Included in the definition of the word IDIOM is “a style or form of artistic expression that’s characteristic of an individual, a period or movement...”. This description is certainly evident at Idiom Wines at the De Capo vineyards in Somerset West. Artistic expression is a common thread, running from the superbly created wines, to the architecture of the wine tasting centre to the plates of food that are produced by Chef Zane Pelser.
Location, Location, Location
Location they say is EVERYTHING. With a stunning granite mountain as the backdrop, the vineyard overlooks the village of Sir Lowry’s Pass and well beyond to the Atlantic Ocean. The estate is home to South Africa’s biggest collection of Italian grape varietals, 17 in total. These varietals reflect the estate owners’ Italian and South African heritage. The name of the vineyard – De Capo – is Italian for “new beginnings” - apt considering they started this wine making journey as recently as 1998. The Bottega’s joint heritage also extends to the restaurant, which is housed in a building that merges modern with old world charm. The stone cladding and timber frame provide warmth and ‘softness’ against the concrete and glass. Sweeping views over the valley and vineyards add to the dining experience.
Nosh with a bit of Posh
The restaurant is relaxed but sophisticated - the menu reflects this. It features a combination of Italian and South African dishes, including pizzas with drool inducing toppings, like pork belly, fermented garlic and peppadew.
Lunch began with a bottle of the 2012 Idiom blend. A starter of squid ink ravioli filled with coal roasted chicken, confit garlic and artichokes, served with a parmesan veloute was a clear winner at our table. The al dente ravioli had just a hint of ink flavouring running through the pasta while the chicken filling was moist and delicately smoky. I am not a huge ravioli fan, but I polished of this dish in record time. The other stand out starter was the duo of ostrich – each mouthful delivering complex flavours, yet still light and refreshing on a hot summer’s day. The ostrich was served two ways, tartare and tataki style (which is a Japanese preparation where the meat is lightly seared but still raw).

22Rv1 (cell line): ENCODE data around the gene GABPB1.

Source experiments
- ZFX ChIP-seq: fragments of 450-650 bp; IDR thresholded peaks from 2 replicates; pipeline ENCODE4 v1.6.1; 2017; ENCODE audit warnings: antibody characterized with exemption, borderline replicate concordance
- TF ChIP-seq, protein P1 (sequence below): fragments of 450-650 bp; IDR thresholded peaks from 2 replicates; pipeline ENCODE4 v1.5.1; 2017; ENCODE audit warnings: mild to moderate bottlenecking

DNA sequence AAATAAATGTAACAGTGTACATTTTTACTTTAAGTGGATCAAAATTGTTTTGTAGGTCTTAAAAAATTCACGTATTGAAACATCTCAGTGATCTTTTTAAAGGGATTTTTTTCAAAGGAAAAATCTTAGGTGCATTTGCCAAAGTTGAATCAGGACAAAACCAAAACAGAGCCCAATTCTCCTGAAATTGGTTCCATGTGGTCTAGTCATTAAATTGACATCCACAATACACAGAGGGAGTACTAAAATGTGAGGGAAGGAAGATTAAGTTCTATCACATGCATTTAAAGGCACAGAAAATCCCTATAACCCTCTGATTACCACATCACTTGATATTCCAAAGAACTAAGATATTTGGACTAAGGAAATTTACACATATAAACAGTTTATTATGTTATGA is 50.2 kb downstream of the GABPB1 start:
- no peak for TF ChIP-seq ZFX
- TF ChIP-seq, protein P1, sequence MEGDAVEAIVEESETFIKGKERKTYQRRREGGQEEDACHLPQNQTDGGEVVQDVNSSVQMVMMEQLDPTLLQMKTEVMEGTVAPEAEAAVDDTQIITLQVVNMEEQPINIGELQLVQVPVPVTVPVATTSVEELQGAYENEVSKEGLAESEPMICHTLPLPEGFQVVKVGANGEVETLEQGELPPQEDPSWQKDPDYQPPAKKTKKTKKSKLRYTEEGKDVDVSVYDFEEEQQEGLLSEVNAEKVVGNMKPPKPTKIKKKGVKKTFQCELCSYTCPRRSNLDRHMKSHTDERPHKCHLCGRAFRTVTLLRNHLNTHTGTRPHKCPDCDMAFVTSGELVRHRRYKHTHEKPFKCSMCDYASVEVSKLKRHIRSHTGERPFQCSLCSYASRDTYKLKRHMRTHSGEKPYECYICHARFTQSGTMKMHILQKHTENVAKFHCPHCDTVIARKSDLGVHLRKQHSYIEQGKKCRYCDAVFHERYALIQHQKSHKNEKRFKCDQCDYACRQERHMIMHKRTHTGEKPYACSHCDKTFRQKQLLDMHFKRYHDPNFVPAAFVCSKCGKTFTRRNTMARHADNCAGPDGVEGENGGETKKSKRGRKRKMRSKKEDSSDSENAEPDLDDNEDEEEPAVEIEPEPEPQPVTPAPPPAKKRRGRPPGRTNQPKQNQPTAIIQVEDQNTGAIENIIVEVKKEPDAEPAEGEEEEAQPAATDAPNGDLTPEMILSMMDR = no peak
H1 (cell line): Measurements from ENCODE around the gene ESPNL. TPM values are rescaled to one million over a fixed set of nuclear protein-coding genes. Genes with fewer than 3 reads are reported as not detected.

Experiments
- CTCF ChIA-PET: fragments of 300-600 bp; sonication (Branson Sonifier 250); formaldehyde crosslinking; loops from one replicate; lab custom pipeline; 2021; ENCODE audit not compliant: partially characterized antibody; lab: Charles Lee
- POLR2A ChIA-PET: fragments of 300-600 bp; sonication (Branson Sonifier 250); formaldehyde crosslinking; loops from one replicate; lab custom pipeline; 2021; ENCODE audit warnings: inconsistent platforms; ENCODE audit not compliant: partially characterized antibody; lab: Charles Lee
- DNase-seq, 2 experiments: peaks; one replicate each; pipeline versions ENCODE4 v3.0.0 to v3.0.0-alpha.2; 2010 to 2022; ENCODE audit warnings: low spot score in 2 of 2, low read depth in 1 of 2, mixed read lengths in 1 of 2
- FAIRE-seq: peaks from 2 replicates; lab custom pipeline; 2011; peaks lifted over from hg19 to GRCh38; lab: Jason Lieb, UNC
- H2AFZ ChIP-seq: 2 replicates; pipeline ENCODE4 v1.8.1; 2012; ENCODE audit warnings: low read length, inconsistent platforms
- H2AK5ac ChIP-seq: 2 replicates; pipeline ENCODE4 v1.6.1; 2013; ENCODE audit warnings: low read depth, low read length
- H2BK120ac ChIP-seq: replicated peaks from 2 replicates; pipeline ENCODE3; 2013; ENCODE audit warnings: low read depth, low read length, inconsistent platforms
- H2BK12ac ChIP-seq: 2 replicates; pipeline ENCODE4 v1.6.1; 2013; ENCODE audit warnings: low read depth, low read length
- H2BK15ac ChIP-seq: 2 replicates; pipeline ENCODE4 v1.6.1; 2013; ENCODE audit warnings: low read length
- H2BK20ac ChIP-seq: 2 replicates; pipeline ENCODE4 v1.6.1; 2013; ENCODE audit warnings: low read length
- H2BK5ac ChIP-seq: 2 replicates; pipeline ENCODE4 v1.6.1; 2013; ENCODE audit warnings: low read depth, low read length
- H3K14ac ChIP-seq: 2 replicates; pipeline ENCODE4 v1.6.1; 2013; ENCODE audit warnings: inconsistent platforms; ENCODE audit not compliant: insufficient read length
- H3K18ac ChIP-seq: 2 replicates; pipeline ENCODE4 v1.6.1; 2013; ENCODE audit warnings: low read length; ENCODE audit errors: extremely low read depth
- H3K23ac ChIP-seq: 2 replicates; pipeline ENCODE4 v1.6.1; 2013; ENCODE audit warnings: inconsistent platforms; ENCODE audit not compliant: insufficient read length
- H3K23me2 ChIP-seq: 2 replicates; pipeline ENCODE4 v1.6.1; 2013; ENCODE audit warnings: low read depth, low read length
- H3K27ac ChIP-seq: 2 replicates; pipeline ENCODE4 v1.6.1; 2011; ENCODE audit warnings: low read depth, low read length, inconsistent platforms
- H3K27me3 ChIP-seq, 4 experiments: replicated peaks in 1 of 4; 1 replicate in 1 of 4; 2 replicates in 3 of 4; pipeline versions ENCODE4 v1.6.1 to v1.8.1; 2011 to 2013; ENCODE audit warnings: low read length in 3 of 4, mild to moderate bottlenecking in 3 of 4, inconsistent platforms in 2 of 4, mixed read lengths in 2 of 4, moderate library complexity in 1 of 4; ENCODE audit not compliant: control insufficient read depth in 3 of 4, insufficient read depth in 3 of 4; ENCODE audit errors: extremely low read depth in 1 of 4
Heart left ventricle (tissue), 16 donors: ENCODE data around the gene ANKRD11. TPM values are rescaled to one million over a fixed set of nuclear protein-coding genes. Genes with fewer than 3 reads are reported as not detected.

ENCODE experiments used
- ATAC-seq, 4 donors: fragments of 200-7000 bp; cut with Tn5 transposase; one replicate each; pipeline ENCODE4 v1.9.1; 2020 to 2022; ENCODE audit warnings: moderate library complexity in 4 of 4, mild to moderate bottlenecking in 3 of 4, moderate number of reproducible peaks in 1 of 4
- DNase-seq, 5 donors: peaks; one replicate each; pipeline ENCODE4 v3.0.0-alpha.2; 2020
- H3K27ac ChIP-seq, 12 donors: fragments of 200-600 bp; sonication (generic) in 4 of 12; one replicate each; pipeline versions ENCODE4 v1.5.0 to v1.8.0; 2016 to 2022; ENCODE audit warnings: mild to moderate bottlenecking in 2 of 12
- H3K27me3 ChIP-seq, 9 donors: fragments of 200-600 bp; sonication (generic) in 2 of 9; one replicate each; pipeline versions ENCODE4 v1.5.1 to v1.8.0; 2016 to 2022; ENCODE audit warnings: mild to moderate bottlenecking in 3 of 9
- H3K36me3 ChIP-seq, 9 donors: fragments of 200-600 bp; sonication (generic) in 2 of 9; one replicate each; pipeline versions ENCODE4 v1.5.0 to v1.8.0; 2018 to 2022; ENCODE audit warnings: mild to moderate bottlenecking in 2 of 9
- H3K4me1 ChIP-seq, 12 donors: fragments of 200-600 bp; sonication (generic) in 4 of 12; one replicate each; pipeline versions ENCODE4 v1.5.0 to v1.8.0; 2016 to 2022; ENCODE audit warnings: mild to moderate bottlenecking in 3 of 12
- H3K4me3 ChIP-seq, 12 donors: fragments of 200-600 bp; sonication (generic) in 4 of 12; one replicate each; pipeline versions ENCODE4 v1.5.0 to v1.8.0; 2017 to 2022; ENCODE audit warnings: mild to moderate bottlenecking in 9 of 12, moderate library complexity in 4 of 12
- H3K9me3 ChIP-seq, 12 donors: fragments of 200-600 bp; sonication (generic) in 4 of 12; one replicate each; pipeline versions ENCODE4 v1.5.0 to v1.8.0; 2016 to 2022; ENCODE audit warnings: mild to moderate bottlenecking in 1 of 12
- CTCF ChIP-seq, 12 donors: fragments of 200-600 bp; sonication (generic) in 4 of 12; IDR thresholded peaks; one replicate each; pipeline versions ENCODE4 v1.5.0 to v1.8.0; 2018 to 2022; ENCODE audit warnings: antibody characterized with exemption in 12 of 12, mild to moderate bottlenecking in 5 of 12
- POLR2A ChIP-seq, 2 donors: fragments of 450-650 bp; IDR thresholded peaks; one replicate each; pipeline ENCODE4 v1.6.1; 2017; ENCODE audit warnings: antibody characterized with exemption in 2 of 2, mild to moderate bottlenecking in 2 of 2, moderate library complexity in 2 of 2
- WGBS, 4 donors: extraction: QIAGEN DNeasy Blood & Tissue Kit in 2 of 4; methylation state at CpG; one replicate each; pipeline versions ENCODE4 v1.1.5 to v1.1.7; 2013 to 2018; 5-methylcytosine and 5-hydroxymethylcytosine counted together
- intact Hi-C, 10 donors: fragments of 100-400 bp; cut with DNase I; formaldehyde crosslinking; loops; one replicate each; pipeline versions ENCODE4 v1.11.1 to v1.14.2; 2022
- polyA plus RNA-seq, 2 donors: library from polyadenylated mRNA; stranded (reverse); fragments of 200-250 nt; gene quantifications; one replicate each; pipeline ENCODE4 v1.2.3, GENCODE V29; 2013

The rest of our meal followed this pattern: well executed cooking, featuring quality fresh ingredients, considered flavour combinations that work in harmony. Prettily plated, unfussy yet sophisticated food that left you feeling satiated rather than stuffed. The dishes paired remarkably well with Idiom's wine offering. There is skill in not over complicating dishes, in putting together tried and tested flavours but elevating the taste experience or adding a fresh take on an old favourite. I really enjoyed Chef Pelser's take on food that's meant to represent both Italy and South Africa.
While there are views of the surrounding vistas from most parts of the restaurant, the prized seating especially if the weather is great, is on the patio. It's impossible to get tired of the scenery.
Service throughout our dining experience was prompt and professional.
Wines of distinction, magnificent views, warm hospitality and delicious food – Idiom clearly has an artistic style that’s best experienced in person. Go on make a booking, you don’t need more reasons to visit!
Bookings are essential: